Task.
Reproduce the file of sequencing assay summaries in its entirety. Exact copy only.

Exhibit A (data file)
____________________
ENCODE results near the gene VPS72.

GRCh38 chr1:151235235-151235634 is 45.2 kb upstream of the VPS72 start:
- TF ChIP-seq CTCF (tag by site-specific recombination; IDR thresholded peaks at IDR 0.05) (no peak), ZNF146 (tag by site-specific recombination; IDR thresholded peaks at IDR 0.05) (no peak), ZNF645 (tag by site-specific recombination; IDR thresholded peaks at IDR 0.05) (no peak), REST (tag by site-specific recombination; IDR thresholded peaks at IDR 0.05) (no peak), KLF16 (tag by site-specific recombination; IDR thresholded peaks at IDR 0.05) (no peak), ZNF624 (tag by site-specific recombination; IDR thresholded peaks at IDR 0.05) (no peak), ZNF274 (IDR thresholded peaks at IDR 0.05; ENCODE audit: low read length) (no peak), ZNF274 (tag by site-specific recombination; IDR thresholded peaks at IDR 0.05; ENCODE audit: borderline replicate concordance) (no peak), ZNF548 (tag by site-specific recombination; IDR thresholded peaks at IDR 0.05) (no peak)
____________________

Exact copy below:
ENCODE results near the gene VPS72.

GRCh38 chr1:151235235-151235634 is 45.2 kb upstream of the VPS72 start:
- TF ChIP-seq CTCF (tag by site-specific recombination; IDR thresholded peaks at IDR 0.05) (no peak), ZNF146 (tag by site-specific recombination; IDR thresholded peaks at IDR 0.05) (no peak), ZNF645 (tag by site-specific recombination; IDR thresholded peaks at IDR 0.05) (no peak), REST (tag by site-specific recombination; IDR thresholded peaks at IDR 0.05) (no peak), KLF16 (tag by site-specific recombination; IDR thresholded peaks at IDR 0.05) (no peak), ZNF624 (tag by site-specific recombination; IDR thresholded peaks at IDR 0.05) (no peak), ZNF274 (IDR thresholded peaks at IDR 0.05; ENCODE audit: low read length) (no peak), ZNF274 (tag by site-specific recombination; IDR thresholded peaks at IDR 0.05; ENCODE audit: borderline replicate concordance) (no peak), ZNF548 (tag by site-specific recombination; IDR thresholded peaks at IDR 0.05) (no peak)